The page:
Miraculously, here at WHAP all three writers on staff have managed to see all five Oscar films before the big awards show. It’s a first for us, which might explain why we’re so engrossed in this year’s ceremony. Two days ago, Bryan gave us his rankings. Yesterday, Brett gave us his picks. And now Jon posts his list below. In parentheses you’ll find our ranking within our own top five films of 2007, and because not all of the best picture nominees made our personal lists, at the bottom of the page you’ll find the films we feel should have been more recognized.
1. No Country for Old Men (1)
Most critics would agree that the mark of a good movie is that it inspires conversation. The mark of a great movie, then, it that it stuns you silent for a week or so, after which you’ll only discuss it if you dare; such is the effect of No Country for Old Men. I remember seeing this movie for the first time with Bryan and Brett, and we probably spoke a collective syllable on the way back from the theatre. Only months later did Brett emerge with his spot-on analysis of the film’s ending, and by that time No Country had become the frontrunner for Best Picture at the ’08 Oscars. So what did audiences collectively realize between that first viewing and now? That this film is beautiful and brilliant, in all senses of both words. Tommy Lee Jones, giving his top performance in the year that will go down as his best, provides the kind of voice over that only he and a few country singers can pull off. Co-star Javier Bardem makes clear the difference between criminal and villain — and if you’ve seen his happy-go-lucky nature at all these award shows, you’ll understand even more how Anton Chiguhr is a feat of fantastic acting. And the Coen brothers, tackling the same crime-gone-awry theme they took on in Fargo, prove once again that two is always better than one. But anyone can like this film for its cinematography, its direction or its acting. You’ll love it for being a work of art that perfectly imitates life; the Coens develop an incomprehensible world and expose it through an incomprehensible movie.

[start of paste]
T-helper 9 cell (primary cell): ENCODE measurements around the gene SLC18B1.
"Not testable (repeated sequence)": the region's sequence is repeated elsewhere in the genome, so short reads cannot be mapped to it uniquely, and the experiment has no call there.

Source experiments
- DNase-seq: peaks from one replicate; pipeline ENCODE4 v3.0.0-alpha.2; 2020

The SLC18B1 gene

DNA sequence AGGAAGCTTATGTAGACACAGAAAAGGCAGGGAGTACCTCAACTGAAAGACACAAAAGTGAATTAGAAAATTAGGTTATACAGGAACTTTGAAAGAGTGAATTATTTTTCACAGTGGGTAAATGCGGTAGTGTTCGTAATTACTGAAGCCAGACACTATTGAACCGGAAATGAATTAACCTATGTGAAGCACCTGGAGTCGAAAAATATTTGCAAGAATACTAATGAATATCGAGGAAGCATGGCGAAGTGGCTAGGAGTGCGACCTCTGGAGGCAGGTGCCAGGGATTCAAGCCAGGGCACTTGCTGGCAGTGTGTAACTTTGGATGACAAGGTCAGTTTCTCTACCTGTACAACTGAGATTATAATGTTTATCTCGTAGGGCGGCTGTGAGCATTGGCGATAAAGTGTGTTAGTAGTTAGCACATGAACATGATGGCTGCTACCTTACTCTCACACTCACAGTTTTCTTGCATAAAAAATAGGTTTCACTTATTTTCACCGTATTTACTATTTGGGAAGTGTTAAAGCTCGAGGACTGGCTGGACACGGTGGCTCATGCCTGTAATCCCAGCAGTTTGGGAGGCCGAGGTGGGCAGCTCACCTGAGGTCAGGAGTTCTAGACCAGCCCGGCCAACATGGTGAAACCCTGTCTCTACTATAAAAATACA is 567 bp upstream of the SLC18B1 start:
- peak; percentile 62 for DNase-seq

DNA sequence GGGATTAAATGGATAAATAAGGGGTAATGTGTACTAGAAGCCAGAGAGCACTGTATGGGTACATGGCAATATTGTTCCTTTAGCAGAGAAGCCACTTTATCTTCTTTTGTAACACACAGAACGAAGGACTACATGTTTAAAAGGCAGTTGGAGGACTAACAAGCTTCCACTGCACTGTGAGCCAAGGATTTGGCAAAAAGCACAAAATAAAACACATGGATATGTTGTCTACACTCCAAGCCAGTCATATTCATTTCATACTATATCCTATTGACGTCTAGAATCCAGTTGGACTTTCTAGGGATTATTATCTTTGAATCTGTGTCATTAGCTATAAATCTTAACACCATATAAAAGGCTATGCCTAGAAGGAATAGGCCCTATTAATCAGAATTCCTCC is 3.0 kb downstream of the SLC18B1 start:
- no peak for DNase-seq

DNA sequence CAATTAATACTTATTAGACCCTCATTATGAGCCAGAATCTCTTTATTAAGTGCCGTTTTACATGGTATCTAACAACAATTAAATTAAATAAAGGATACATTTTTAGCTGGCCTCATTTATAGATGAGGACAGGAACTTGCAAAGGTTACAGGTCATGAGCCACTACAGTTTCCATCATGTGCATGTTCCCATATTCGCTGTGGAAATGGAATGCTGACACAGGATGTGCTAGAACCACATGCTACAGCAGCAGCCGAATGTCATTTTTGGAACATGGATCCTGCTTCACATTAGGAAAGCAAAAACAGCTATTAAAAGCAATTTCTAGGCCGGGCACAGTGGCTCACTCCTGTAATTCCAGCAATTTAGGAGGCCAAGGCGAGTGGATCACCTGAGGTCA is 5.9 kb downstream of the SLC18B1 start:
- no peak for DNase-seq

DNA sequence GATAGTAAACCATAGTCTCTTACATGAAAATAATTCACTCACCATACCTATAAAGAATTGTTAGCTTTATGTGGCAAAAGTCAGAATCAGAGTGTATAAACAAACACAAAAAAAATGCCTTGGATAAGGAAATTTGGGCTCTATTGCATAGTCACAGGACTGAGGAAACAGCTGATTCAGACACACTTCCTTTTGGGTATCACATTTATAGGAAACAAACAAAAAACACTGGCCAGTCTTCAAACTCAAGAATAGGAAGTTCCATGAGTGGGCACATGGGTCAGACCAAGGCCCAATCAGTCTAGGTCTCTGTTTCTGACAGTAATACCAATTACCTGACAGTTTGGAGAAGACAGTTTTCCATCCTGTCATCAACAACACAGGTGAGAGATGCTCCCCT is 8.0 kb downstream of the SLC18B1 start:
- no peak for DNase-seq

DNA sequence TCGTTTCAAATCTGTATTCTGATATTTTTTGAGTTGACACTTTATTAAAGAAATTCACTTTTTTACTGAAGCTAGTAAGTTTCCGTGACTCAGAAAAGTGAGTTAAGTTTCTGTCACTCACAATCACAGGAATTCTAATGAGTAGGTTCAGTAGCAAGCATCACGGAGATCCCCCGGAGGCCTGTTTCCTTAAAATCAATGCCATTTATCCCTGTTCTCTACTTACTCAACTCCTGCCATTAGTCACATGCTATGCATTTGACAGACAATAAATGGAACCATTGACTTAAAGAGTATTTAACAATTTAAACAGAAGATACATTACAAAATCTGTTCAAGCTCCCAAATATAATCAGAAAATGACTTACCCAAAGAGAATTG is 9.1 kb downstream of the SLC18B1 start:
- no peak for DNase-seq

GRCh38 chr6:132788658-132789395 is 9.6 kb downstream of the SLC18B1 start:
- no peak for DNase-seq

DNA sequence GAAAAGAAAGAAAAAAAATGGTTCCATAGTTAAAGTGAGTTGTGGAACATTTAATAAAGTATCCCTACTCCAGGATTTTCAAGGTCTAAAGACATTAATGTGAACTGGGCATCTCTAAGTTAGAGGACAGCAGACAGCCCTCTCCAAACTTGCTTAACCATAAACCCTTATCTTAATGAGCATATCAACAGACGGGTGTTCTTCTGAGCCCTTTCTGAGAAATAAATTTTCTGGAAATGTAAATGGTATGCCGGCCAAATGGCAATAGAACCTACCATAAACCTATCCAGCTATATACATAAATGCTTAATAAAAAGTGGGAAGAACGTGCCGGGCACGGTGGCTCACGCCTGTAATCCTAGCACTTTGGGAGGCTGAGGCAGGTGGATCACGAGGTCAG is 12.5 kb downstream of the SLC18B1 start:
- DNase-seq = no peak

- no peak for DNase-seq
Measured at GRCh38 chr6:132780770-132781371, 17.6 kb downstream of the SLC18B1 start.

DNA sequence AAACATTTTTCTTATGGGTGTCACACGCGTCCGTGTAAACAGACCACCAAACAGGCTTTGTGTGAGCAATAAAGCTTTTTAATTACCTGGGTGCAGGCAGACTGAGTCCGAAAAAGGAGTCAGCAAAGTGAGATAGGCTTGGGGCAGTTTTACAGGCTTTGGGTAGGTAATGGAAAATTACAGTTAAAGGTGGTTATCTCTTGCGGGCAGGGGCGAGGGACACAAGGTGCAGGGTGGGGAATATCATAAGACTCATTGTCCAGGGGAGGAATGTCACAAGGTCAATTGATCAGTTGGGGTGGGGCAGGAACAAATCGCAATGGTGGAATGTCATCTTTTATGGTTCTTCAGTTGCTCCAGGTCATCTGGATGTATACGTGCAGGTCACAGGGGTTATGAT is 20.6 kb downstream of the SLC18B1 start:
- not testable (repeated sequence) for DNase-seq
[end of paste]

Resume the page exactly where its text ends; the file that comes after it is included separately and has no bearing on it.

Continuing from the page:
2. Michael Clayton (2)
This film’s strengths do not lie in Tony Gilroy’s screenwriting — Michael Clayton boasts the kind of script that John Grisham could write in his sleep. Gilroy’s direction, on the other hand, provides brilliant unwritten imagery. Notice how he begins the movie without opening credits, immediately starting a game of cat-and-mouse that enthralls the viewer until its final minute. Or how the taxi cab request in the last scene — “Just drive” — is an admission that Michael Clayton has no idea where an honest man goes. Or even how the film opens trailing a high rise janitor, meant to introduce the symbolic undertone to George Clooney’s big time lawyer. And Clooney, by the way, is fantastic. Him, Tilda Swinton and Tom Wilkinson round out this year’s best ensemble, all three acting out a juxtaposition essential to their film: Wilkinson as the crazy guy who might be the only one who really knows what’s going on; Swinton as the woman atop the globe forced to resort to methods of the underworld; and Clooney as the corporate conscious who realizes that the way he makes a living isn’t worth his closest friend dying. So despite being mundane in theme, Michael Clayton proves the American Beauty rule of filmmaking: it might just be a plastic bag, but it’s still beautiful when it’s dancing.
3. Juno (3)
Juno is every movie studio’s dream. It probably cost $25 to make — the biggest special effect is an entirely unnecessary live-action sketch during the opening credits. The actors are largely unknown, the screenwriter is entirely unknown. And somehow it goes on to make upwards of $125 million. That’s why I think so many people, myself included, love this film: it feels great to be caught up in the buzz. But I’ve still got one big reason that Juno doesn’t top my year-end list: its lack of depth. Yes, the film has heart. It has spot-on performances from pretty much everyone. And I still think the ultrasound scene that Brett mentioned is the scene of the year. But none of that changes the fact that the film doesn’t leave much to talk about outside of how much you loved it. (That said, I loved this movie.)